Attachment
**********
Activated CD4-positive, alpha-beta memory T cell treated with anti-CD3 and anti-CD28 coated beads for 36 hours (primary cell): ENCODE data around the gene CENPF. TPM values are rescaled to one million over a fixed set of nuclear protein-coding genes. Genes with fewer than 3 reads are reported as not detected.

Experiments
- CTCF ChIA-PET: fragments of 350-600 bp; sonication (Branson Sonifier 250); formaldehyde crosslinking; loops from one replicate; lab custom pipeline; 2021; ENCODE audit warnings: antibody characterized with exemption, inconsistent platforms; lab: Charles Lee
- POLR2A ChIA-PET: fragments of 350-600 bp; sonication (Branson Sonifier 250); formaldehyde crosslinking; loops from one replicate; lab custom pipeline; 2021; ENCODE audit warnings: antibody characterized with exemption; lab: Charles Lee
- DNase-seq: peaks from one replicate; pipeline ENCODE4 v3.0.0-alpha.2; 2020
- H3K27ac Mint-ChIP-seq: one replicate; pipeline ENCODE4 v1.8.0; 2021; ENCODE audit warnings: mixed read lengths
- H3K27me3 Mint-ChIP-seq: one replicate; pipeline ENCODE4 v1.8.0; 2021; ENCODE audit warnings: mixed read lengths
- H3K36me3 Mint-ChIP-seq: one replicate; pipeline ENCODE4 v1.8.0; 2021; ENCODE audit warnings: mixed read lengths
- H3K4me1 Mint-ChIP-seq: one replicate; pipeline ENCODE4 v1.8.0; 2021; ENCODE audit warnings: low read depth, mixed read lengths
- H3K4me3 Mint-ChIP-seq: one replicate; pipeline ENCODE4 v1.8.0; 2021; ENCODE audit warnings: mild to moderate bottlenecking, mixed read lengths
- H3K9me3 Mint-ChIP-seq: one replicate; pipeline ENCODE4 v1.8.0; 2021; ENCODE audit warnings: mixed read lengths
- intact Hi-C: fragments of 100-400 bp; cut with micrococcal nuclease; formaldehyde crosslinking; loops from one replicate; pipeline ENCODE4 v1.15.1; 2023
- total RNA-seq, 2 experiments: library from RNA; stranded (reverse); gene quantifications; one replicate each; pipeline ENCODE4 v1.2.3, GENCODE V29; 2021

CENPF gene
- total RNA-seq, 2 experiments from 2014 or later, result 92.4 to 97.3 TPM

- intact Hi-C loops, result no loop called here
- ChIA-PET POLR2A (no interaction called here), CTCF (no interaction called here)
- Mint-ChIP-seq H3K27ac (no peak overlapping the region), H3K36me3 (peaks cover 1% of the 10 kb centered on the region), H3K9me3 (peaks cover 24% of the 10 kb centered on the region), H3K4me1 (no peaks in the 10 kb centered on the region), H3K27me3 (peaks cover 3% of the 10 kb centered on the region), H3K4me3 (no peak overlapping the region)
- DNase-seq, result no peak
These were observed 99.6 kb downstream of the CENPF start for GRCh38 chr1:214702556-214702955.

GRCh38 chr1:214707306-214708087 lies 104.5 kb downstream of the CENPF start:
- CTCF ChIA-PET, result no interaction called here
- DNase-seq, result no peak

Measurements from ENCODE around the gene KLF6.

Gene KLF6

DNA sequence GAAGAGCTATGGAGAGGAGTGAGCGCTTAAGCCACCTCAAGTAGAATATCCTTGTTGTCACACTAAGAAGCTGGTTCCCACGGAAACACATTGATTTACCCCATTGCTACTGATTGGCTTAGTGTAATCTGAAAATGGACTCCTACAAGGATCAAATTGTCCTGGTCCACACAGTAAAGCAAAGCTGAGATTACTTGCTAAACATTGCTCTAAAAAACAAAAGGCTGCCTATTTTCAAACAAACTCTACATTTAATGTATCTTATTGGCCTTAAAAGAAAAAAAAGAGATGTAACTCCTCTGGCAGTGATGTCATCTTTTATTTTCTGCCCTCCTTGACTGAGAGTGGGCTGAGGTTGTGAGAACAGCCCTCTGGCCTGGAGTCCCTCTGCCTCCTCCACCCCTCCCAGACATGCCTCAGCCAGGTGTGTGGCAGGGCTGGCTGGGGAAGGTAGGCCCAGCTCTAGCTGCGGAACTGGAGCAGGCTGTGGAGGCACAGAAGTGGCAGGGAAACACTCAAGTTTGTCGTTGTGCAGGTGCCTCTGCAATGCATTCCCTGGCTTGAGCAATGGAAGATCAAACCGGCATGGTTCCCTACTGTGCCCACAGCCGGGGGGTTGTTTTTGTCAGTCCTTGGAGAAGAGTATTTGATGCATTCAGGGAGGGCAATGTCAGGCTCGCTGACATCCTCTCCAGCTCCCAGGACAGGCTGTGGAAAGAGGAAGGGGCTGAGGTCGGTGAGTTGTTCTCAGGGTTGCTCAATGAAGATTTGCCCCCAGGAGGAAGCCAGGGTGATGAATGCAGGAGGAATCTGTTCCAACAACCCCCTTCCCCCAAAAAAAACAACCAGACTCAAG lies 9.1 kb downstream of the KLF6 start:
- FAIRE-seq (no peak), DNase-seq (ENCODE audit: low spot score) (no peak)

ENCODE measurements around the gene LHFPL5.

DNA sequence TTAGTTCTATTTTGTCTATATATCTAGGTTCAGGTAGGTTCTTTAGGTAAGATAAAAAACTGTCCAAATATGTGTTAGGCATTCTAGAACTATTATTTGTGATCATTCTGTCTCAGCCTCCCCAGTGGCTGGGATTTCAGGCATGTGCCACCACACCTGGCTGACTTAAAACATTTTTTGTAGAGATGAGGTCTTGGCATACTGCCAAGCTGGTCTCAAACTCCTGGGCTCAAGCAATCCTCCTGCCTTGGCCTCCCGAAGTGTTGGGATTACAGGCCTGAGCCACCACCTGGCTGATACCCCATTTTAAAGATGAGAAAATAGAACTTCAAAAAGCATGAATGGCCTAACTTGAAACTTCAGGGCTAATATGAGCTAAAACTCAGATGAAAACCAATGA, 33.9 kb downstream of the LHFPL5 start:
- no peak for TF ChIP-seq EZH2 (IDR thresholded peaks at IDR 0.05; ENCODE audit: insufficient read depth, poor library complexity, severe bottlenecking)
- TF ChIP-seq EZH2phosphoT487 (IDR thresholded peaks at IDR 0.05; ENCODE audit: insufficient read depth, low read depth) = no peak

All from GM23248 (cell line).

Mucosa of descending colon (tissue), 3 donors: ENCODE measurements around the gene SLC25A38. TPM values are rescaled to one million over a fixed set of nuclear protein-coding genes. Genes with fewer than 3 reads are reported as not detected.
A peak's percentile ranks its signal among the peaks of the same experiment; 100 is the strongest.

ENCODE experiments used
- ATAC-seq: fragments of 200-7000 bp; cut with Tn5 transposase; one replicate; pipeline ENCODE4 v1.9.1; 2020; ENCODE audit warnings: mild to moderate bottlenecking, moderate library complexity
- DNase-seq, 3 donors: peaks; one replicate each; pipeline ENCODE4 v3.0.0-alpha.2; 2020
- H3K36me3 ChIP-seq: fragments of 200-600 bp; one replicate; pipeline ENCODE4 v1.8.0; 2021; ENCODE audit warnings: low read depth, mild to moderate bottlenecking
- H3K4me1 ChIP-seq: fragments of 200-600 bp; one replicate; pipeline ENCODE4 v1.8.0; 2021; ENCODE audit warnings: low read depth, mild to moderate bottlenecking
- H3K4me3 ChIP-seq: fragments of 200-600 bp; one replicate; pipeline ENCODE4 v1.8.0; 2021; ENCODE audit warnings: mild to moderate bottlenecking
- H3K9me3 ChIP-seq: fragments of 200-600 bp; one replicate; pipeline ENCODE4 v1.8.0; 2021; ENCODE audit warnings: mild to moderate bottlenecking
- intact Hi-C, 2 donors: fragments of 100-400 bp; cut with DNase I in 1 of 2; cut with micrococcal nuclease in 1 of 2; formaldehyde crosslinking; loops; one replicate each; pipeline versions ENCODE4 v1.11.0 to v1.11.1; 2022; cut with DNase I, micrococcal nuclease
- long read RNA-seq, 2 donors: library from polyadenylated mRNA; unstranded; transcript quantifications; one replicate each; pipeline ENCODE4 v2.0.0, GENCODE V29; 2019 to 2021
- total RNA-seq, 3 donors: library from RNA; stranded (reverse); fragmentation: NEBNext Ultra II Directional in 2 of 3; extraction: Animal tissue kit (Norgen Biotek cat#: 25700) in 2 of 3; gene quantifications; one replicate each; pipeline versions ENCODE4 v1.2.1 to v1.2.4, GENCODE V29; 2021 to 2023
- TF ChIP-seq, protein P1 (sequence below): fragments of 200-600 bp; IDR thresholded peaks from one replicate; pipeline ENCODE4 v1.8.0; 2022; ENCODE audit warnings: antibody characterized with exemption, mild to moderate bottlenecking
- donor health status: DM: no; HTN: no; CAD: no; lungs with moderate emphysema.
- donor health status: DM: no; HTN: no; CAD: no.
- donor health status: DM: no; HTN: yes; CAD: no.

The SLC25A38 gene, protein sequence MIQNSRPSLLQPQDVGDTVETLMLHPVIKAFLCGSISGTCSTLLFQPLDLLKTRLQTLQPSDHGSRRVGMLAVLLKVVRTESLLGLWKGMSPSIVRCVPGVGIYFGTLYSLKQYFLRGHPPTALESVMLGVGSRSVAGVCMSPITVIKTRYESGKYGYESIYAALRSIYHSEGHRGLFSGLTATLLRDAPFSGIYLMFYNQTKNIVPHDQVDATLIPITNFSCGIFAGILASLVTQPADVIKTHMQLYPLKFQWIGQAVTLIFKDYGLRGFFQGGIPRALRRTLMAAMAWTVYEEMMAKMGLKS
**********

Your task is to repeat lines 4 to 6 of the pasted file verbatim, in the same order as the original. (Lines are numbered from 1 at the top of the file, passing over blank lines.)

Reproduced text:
- POLR2A ChIA-PET: fragments of 350-600 bp; sonication (Branson Sonifier 250); formaldehyde crosslinking; loops from one replicate; lab custom pipeline; 2021; ENCODE audit warnings: antibody characterized with exemption; lab: Charles Lee
- DNase-seq: peaks from one replicate; pipeline ENCODE4 v3.0.0-alpha.2; 2020
- H3K27ac Mint-ChIP-seq: one replicate; pipeline ENCODE4 v1.8.0; 2021; ENCODE audit warnings: mixed read lengths